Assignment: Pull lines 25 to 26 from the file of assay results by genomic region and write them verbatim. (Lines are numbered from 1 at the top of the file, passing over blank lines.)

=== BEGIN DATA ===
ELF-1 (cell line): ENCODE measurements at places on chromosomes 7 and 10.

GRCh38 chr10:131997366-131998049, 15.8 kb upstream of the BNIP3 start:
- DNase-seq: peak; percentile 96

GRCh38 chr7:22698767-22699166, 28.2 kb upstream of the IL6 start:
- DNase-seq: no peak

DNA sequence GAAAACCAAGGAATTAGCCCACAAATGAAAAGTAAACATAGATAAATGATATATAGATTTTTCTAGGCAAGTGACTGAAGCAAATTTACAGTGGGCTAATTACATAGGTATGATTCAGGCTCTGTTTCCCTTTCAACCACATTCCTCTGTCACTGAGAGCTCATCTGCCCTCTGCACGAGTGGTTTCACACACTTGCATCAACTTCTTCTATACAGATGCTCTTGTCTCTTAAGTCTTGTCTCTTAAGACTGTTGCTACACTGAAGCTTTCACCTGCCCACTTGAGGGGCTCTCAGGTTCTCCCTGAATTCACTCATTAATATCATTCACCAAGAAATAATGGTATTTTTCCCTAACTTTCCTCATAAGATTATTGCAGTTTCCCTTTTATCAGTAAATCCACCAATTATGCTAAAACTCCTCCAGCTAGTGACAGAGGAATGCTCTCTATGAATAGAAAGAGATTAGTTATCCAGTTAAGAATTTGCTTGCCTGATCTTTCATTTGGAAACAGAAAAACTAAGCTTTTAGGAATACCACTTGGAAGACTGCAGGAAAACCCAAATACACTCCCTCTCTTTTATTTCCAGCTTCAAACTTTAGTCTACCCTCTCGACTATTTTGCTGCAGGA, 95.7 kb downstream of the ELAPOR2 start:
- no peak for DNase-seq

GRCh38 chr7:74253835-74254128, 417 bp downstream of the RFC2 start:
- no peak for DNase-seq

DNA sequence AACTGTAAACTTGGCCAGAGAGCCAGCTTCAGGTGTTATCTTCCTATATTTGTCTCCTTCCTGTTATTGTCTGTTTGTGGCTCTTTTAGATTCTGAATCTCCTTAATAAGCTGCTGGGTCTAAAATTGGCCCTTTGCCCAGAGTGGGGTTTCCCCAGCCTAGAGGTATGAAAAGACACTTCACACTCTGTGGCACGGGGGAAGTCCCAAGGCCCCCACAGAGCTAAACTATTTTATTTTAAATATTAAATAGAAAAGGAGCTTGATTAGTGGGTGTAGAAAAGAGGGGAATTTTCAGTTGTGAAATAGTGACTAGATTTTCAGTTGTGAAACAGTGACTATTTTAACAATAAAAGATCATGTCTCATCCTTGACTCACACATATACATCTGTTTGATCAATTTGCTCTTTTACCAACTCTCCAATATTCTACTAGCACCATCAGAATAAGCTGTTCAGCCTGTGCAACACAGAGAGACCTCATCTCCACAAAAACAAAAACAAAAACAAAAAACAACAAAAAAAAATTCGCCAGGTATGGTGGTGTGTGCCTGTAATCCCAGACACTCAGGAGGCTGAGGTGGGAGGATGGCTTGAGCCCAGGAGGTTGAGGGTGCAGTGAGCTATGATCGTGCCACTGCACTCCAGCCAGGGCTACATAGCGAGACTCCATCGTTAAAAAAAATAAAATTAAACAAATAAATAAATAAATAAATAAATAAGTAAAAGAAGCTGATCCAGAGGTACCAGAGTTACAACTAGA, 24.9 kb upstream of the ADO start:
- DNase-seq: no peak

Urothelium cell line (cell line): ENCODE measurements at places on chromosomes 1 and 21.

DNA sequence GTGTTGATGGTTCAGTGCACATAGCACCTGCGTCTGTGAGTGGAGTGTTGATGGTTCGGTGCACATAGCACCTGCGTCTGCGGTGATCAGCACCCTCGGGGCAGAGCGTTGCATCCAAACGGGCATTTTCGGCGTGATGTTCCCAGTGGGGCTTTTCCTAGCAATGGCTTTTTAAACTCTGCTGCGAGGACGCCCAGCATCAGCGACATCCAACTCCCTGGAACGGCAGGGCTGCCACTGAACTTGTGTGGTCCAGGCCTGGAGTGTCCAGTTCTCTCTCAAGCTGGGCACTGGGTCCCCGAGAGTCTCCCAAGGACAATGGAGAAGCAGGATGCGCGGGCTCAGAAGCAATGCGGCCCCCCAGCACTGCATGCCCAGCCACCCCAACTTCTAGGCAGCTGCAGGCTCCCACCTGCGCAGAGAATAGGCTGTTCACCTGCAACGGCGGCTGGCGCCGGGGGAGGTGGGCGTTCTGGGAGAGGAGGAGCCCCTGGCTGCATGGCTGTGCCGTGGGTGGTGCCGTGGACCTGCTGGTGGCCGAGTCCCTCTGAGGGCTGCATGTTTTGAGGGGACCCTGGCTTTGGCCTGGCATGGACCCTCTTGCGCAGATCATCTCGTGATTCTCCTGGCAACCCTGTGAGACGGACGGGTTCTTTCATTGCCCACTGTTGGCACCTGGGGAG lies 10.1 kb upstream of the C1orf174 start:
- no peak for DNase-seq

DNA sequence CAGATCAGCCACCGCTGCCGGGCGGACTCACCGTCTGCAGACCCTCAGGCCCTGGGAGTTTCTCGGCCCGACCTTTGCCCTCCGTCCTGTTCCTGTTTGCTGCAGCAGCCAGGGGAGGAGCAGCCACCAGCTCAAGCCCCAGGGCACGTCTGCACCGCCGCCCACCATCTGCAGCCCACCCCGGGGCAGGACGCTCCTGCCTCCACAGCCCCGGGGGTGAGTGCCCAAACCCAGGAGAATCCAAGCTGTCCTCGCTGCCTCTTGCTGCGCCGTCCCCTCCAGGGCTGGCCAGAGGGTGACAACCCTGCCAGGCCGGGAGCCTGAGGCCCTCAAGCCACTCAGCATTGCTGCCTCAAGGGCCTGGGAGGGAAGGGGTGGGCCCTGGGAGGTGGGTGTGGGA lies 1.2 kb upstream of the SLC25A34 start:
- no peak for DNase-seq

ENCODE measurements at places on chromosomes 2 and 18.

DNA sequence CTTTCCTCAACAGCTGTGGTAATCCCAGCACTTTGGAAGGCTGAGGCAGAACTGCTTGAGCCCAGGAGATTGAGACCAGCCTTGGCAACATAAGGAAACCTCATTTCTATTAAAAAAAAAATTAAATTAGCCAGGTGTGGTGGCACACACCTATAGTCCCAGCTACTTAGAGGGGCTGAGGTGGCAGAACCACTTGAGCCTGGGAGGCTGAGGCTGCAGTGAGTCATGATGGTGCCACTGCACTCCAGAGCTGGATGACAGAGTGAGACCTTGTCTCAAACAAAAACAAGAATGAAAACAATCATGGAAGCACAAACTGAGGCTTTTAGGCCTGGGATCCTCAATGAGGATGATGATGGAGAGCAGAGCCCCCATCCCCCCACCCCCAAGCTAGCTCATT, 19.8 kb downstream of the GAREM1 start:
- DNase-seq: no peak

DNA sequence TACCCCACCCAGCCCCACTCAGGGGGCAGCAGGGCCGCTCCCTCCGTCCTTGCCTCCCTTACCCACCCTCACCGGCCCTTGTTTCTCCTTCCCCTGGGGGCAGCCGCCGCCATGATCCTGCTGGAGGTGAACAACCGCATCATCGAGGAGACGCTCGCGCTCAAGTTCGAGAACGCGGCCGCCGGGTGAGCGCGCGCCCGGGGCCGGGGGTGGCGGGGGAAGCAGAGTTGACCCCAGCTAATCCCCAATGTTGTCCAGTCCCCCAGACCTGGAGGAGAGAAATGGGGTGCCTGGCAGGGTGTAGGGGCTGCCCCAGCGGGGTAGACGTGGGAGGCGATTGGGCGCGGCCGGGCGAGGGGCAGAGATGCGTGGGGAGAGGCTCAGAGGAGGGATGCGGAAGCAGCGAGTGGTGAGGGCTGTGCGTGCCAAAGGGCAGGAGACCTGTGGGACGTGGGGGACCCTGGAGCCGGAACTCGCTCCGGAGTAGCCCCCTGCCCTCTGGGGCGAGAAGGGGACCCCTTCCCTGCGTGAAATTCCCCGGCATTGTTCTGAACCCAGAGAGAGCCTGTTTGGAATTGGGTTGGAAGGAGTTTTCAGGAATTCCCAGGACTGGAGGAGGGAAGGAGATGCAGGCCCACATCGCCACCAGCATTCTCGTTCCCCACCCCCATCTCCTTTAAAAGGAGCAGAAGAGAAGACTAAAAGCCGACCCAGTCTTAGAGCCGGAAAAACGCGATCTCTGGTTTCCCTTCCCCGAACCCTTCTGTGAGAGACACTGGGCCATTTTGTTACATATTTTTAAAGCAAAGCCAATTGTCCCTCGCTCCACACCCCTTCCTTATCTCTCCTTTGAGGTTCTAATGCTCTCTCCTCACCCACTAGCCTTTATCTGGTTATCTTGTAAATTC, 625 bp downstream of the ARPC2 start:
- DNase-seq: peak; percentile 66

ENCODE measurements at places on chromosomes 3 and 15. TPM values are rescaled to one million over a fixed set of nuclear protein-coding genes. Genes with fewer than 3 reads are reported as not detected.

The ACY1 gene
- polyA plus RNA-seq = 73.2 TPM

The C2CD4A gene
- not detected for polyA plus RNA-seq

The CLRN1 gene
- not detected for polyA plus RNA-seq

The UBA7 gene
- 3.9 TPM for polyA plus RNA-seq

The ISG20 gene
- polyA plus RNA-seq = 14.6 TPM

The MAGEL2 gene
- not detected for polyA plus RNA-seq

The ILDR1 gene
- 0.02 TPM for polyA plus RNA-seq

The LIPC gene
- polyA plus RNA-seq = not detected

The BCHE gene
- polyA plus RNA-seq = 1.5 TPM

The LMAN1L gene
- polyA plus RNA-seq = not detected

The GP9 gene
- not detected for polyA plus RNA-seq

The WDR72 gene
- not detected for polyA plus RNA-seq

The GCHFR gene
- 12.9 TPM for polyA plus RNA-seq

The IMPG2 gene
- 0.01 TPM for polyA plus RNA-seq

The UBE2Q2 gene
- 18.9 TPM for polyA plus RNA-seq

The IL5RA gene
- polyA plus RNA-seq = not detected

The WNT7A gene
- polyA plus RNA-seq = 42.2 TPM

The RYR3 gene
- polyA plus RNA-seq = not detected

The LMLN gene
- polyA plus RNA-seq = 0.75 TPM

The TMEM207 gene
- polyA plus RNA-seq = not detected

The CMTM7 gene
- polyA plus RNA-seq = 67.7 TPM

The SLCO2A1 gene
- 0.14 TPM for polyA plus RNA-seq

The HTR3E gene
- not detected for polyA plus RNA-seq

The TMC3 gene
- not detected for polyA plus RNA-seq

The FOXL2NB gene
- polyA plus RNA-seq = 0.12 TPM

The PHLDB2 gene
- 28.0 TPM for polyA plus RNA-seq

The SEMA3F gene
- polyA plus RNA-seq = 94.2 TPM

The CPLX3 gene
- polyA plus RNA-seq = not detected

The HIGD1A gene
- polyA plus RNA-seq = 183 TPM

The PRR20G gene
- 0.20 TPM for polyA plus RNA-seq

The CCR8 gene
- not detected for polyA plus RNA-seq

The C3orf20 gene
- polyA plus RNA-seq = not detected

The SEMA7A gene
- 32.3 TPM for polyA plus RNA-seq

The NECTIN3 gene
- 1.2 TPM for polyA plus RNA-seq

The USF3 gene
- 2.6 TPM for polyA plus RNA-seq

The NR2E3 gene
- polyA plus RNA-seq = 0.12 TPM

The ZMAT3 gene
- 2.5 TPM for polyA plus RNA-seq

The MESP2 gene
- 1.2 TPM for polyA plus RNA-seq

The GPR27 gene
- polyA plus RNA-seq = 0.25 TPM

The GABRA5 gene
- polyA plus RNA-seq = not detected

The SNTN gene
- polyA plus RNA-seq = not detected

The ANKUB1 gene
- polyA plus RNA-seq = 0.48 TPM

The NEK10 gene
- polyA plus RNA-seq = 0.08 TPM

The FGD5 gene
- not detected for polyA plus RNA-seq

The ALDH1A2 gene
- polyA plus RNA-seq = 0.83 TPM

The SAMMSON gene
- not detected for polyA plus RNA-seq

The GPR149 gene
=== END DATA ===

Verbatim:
The C2CD4A gene
- not detected for polyA plus RNA-seq